An interview with…. Nathan James

Ngati Kuku, Ngai te Rangi

This month we chat to student Nathan James, about his passion for mātauranga Māori and how that’s informed his studies  and his desire to get involved in biosecurity…

Hi Nathan, tell us a bit about yourself?
Ko Mauao te Maunga.
Ko Tauranga te Moana.
Ko Mataatua te Waka.
Ko Ngati Kuku te Hapu.
Ko Ngai te Rangi te Iwi.
He panga tonu tenei ki te hope o Tutanekai ki Ngati Whakaue, ki Waitaha, Tapuika ano hoki,
Ko Nathan James ahau
Tihei Mauriora!

You’re currently studying at the University of Waikato, what area are you focussed on?
I completed a Bachelor of Science Degree at Waikato University Tauranga Campus in July 2020, prior to that I completed a Diploma in Marine Studies(level 6) at Toi Ohomai, which was an incredible two years of fun and learning. I am passionate about mātauranga Māori. My focus has broadened from marine ecology to also include issues that affect our terrestrial and freshwater ecosystems in Aotearoa.

How did you get involved in this area?
Toi Ohomai offered an introductory Biosecurity paper which sparked my interest and I have been involved in Biosecurity ever since. Living in Matapihi and observing the rapid growth of the region I am cognisant of the market driven growth in Tauranga. Cultural and Environmental issues are given less importance as it affects economic bottom lines. Whareroa, Motiti Island, Kaituna River, Te Awa o Ngatoroirangi are one of many rohe I whakapapa too, so I feel a sense of responsibility to do my part.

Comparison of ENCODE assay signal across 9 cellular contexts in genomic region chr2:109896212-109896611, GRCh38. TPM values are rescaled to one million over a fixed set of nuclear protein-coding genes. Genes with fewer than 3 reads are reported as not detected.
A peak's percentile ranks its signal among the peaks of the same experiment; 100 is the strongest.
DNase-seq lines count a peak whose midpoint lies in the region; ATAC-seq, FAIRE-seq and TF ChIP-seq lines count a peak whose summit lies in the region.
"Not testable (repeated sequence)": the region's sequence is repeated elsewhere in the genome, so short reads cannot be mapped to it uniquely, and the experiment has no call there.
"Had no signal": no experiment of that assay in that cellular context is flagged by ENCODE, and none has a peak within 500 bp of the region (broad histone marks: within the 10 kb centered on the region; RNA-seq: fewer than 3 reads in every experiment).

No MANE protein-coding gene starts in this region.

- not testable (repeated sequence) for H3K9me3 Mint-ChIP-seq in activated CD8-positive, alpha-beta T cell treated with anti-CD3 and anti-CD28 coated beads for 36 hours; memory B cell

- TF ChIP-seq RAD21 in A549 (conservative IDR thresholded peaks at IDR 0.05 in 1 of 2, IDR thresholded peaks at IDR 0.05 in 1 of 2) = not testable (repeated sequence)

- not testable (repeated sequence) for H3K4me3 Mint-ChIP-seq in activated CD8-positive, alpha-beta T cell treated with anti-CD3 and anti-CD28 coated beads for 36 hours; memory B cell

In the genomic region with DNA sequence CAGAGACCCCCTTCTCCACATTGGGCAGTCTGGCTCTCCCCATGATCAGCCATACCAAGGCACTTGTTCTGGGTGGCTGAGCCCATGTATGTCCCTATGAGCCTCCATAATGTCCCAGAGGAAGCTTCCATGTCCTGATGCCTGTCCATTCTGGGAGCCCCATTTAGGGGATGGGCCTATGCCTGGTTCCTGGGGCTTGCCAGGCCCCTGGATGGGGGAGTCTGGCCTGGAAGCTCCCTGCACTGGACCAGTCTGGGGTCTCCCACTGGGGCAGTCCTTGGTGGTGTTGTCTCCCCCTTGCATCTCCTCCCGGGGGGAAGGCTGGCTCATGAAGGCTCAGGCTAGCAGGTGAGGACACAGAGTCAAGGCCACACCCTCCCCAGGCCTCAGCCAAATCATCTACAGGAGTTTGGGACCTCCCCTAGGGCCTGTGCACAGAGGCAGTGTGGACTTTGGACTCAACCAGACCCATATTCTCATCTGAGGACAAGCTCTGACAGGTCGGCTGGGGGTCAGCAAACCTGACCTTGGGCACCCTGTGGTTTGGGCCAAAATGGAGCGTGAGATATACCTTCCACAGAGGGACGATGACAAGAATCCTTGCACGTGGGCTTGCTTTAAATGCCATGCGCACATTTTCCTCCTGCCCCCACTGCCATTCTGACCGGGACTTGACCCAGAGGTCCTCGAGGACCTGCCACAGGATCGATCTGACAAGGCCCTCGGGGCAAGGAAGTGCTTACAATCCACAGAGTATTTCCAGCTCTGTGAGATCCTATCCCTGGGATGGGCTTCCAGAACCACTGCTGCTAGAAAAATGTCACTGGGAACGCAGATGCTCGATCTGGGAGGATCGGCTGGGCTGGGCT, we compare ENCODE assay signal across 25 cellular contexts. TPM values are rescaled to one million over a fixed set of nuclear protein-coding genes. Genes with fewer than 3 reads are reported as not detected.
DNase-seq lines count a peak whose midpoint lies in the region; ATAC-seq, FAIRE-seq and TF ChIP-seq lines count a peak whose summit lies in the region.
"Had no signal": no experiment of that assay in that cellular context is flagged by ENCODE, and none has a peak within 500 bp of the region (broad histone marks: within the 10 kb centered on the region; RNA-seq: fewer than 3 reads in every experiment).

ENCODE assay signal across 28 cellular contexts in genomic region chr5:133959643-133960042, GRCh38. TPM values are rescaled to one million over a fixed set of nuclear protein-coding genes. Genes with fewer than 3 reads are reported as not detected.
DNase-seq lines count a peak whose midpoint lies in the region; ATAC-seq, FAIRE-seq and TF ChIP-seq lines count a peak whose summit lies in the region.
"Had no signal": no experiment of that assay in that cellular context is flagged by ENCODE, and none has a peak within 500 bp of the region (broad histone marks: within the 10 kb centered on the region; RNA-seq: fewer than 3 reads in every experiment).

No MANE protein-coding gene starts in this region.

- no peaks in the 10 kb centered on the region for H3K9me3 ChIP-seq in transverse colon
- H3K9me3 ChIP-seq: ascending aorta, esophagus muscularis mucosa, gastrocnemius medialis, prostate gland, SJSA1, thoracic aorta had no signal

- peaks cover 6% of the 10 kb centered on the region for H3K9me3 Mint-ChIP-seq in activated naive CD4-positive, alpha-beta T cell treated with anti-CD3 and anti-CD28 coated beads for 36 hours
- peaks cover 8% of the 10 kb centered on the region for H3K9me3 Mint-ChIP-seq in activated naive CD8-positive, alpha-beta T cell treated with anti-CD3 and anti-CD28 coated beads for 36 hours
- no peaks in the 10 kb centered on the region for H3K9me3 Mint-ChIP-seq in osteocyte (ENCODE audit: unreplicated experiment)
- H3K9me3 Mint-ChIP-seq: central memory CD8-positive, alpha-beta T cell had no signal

What are your plans post-study?
I am currently part of the Ngati Kuku Resource Management Unit which deals with resource consents in our rohe. I have been lucky enough to work with organisations such as TMBC, Manaaki Te Awanui Trust, Ngai te Rangi Iwi Trust and NIWA.   

What do you think are the biggest biosecurity challenges at the moment?
Monitoring and Maintaining the current state of our environment and finding effective restoration solutions that have a strong cultural influence.

What activities do you see making a difference?
Fieldtrips, introducing invasive species and potential invasive species to school aged children. Give them a day out to familiarize themselves with their appearance, preferred habitat and the effects on native species. Outside of the classroom!

When not working, how do you like to spend your time?
As a parent I do my best to be a good father to my son (stop trying to be his mate). I love the beach and I do my best (beg) to get a spot on the boat when the cousins go out for a dive gathering Kaimoana.

How do you think the TMBC network can be most effective?
Maintain your presence here in Tauranga and strive to live up to the name Tauranga Moana Biosecurity Capital of the World.